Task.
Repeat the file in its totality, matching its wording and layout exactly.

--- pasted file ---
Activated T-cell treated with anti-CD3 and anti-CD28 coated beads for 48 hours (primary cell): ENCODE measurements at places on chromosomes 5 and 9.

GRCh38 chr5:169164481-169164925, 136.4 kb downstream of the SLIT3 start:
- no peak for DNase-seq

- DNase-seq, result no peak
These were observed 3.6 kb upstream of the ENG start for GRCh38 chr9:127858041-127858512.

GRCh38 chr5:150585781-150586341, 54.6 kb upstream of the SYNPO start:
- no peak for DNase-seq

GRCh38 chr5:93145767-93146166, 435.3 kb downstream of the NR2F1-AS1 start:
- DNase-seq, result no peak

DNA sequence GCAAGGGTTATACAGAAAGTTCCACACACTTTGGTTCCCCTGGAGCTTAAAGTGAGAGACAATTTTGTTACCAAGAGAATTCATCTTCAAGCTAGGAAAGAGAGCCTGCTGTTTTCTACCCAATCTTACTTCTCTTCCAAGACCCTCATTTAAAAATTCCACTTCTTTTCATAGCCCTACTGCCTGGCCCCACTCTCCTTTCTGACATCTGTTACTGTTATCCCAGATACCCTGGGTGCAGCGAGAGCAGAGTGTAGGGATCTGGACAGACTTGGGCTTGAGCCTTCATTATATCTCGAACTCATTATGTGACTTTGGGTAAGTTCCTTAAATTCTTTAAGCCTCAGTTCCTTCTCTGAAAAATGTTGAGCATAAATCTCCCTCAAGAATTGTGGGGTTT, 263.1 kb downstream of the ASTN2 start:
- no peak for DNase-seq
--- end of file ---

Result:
Activated T-cell treated with anti-CD3 and anti-CD28 coated beads for 48 hours (primary cell): ENCODE measurements at places on chromosomes 5 and 9.

GRCh38 chr5:169164481-169164925, 136.4 kb downstream of the SLIT3 start:
- no peak for DNase-seq

- DNase-seq, result no peak
These were observed 3.6 kb upstream of the ENG start for GRCh38 chr9:127858041-127858512.

GRCh38 chr5:150585781-150586341, 54.6 kb upstream of the SYNPO start:
- no peak for DNase-seq

GRCh38 chr5:93145767-93146166, 435.3 kb downstream of the NR2F1-AS1 start:
- DNase-seq, result no peak

DNA sequence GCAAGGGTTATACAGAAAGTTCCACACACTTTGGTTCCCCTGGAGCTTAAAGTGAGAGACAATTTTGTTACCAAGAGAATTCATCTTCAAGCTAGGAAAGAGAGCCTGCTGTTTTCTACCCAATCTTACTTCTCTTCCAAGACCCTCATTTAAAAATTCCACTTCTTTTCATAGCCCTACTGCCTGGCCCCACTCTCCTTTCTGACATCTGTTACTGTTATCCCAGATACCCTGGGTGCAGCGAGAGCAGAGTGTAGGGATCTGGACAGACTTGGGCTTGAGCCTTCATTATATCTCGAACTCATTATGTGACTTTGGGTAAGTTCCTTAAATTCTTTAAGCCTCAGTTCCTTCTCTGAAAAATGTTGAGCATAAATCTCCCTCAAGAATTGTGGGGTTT, 263.1 kb downstream of the ASTN2 start:
- no peak for DNase-seq